04/13/18 — Board of Health talks job vacancies

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Board of Health talks job vacancies

By Phyllis Moore
Published in News on April 13, 2018 5:50 AM

The Board of Health made quick work of approving the proposed $8.5 million budget -- a 2.2 percent increase from last year's request -- but spent 30 minutes discussing the prickly problem the Health Department has recruiting and retaining employees.

The budget overall is fairly stable, health director Davin Madden told the board.

"We're not in the business of making money," he said. "But we're one of the departments that generates money."

Personnel and fringe benefits make up a large portion of the yearly budget, said Ken Stern, administrative officer for the department, before turning over the reins for the 2018-2019 request.

Leah Grimmer, lab manager, has been interning in the business office as part of her education in health services management at East Carolina University, he said.

The budget process starts in January, with all managers assessing programming and operational needs. It must then be approved by the board and will be presented to the county budget team on April 23 before being forwarded to the county commission.

There are currently 13 vacancies within the Health Department -- including five social workers, three public health nurses and three processing assistants. But the openings are not attributed to retirements, transfers, terminations or RIFs, or reduction in force, she said.

"Our 2017-2018 goal, employee retention and recruitment, is 12 percent, which is down from 18 percent (the year before) and I just recently found out today that the national average for health care is about 19 percent turnover, so we're below that," Grimmer said.

Board member Ed Cromartie expressed concern about the vacancies and where recruitment efforts are centered to remedy them.

"What, if anything, as a county can we do to enhance the number of folk who are getting trained in the jobs that we have in the county that consistently run short of the applicant pool?" he said.

"I'll just be blunt about that, Mr. Cromartie," Madden said. "The biggest issue we see and the common factor for employee retention is salary.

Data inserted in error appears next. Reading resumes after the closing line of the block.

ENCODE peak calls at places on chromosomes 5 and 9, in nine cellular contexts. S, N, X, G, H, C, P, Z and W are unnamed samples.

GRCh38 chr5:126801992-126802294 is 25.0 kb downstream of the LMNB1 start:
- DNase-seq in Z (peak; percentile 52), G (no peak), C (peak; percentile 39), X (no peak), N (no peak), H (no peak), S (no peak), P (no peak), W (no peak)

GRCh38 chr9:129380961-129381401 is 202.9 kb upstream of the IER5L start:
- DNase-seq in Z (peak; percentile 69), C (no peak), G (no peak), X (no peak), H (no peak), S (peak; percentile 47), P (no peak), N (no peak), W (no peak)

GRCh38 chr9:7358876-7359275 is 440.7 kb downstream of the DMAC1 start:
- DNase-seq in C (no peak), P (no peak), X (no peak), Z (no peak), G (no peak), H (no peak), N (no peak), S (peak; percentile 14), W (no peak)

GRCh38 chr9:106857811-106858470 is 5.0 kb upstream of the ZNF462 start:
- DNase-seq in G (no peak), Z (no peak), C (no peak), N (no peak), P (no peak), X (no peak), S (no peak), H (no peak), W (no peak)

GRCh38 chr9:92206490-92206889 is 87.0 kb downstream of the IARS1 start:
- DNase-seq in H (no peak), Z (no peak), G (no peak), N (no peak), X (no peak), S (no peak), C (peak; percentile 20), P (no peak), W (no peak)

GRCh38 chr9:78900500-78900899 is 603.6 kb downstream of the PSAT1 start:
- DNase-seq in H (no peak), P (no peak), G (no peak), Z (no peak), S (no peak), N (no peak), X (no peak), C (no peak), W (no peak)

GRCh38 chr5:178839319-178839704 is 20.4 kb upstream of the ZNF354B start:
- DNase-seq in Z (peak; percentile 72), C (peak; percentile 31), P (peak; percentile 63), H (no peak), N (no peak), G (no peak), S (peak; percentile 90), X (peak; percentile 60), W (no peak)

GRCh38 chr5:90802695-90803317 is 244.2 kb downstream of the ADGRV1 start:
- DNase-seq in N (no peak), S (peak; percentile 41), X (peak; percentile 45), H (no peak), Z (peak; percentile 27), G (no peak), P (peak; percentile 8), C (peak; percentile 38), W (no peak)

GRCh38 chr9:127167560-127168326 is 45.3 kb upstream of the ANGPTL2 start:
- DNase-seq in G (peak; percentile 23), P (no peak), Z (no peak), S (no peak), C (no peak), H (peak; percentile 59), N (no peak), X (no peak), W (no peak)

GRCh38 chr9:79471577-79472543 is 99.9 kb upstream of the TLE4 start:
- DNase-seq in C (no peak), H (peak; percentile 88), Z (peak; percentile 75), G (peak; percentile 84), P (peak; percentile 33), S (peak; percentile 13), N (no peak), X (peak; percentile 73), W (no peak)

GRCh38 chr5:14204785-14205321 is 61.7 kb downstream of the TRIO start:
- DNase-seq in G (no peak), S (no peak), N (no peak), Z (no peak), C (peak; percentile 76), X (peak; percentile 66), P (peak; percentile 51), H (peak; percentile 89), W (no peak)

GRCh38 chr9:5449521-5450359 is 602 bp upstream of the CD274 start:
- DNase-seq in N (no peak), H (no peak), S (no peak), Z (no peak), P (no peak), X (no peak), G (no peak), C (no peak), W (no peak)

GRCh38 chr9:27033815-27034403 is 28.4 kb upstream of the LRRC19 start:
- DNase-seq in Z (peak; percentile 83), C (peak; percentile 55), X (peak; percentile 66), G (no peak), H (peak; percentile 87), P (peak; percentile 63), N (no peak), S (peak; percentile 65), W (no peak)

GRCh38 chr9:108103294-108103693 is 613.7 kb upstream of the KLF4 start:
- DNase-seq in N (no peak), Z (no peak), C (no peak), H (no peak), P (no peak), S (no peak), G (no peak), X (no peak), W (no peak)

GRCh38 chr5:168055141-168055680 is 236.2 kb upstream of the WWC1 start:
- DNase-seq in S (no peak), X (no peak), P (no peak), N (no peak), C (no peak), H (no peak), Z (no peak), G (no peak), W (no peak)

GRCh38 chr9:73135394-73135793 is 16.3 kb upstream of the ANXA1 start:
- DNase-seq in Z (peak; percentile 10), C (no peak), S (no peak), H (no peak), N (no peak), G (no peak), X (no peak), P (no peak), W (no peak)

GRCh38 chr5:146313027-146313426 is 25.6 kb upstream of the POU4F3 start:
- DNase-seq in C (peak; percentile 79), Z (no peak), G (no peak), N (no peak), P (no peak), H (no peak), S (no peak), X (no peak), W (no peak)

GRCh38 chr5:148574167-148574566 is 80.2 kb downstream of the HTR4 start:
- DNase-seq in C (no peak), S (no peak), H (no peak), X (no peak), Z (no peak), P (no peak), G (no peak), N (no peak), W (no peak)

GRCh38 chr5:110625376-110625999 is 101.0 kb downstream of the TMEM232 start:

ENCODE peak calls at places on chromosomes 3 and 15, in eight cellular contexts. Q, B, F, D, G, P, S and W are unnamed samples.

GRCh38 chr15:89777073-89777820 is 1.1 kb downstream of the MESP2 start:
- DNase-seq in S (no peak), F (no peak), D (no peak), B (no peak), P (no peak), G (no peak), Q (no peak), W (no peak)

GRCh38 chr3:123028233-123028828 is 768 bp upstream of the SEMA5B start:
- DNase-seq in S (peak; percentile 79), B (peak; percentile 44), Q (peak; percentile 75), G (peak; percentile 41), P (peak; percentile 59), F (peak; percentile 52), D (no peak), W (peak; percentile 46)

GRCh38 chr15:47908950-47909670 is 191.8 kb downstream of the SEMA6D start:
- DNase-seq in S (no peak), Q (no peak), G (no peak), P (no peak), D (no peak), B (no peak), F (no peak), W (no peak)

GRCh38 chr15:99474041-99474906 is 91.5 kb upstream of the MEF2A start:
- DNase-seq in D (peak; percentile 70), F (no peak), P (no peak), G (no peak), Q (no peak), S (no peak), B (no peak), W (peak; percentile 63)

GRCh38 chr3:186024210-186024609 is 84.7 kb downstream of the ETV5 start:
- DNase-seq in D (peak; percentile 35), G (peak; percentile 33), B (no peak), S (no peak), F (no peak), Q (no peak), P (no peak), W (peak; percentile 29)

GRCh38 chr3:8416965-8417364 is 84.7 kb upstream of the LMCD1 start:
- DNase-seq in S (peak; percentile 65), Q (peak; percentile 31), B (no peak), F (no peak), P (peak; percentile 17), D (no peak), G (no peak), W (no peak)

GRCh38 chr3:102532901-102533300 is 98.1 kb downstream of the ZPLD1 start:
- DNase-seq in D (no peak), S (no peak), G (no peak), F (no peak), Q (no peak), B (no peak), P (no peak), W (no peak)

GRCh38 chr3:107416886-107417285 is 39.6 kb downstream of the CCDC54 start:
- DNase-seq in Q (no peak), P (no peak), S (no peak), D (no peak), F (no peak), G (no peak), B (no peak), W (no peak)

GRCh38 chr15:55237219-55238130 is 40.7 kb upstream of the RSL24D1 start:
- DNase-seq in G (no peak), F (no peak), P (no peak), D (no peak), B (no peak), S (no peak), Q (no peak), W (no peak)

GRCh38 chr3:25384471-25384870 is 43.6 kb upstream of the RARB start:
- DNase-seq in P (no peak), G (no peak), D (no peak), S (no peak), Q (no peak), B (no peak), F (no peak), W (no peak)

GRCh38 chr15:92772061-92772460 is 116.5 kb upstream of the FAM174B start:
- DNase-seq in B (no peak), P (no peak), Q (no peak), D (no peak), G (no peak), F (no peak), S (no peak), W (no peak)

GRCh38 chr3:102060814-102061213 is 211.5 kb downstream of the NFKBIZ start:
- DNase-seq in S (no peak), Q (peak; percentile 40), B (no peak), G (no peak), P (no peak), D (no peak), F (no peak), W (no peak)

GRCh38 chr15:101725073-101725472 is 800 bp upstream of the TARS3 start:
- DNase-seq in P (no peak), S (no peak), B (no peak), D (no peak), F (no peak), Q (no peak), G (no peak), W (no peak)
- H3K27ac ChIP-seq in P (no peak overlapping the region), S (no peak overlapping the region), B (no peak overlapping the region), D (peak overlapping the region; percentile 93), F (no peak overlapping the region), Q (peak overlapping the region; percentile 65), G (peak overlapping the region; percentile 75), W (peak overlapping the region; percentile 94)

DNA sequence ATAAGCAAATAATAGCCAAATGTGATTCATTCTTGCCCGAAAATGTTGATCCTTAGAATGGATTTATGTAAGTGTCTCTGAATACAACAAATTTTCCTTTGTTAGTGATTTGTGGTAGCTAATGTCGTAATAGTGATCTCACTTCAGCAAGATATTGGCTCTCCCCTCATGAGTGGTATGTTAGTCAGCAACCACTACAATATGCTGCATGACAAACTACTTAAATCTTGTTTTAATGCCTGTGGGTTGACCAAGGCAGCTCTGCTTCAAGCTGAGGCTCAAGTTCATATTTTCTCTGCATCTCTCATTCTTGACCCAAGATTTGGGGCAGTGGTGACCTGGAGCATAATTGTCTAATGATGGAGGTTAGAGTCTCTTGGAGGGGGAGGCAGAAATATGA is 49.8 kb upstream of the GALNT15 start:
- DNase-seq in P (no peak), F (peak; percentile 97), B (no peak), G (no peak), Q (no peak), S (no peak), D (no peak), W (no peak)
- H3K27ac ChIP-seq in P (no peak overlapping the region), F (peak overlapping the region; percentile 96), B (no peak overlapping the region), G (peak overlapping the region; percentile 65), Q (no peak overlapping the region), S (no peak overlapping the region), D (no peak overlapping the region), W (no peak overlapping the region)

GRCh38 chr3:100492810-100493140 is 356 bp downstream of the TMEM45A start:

"Increasing salary, we would expand the applicant pool because you get more interested parties that are willing to come in for those rates, especially in the nursing program. I mean, the nurse can work in the private sector and make significantly more money than what we bring them in."

This does not mean there is an inequity in the value of the job, though, he added.

Madden said he and Stern typically explain to potential applicants and staff about the value of county employment -- which goes beyond the paycheck amount, as it includes a retirement package, 401(k) matching and benefits.

That is not always enough, however.

"When we see people leave, everyone does an exit interview," Madden said. "It's not that they go out maliciously. They just put on there for 'Why are you leaving?' sometimes it's a 'better pay elsewhere' type thing."

Cromartie, who is a county commissioner, likened it to school system seeking certified teachers, saying that it ultimately all comes down to dollars.

"I just say that out loud because as a board we're going to have to do something about the dollars," he said.

Board member Bob Cagle said this problem has seemed to grow bigger over the years within the county.

"We serve as a training ground for positions," he said. "There's some fairly technical positions that they come here and because we have vacancies, maybe spend three years getting the experience they need and then they jump to Johnston County or to Pitt County or to someplace else where they can make more money based on the education, the training that they gained here in Wayne County."

He suggested there be efforts made to remedy this, such as requiring employees to stay in the job for a certain amount of time after receiving training.

Madden said the time frame was much less than the suggested three years.

"A lot of the hires that left in the last year, the 18 percent turnover, they were here less than a year," he said.

"Actually, our what they call new employee turnover rate, which is basically the percentage of your vacated positions that were held for less than a year, our new hire turnover rate is 25 percent right now for last year," Stern added.

This has been particularly true in the area of environmental health.

The Health Department has worked hard to address that area, which translated to "costly training" for environmental specialists, Madden said.

"For the first six months they can't even do any work because they have to be authorized," he said. "So for six months they're just basically in training process, running around with our staff learning.

"So you're paying six months' worth of salary for no yield and then once you get them authorized, they work for about another three to six months and they leave. You're paying to train them for another county."

Cagle said this has been an ongoing concern, which has improved slightly but only because the salaries were re-evaluated.

Coupled with perpetual changes in state, local and Medicaid funding, however, the situation will not likely go away.

"We're doing more with less and at some point we'll be asked to do everything with nothing," he said.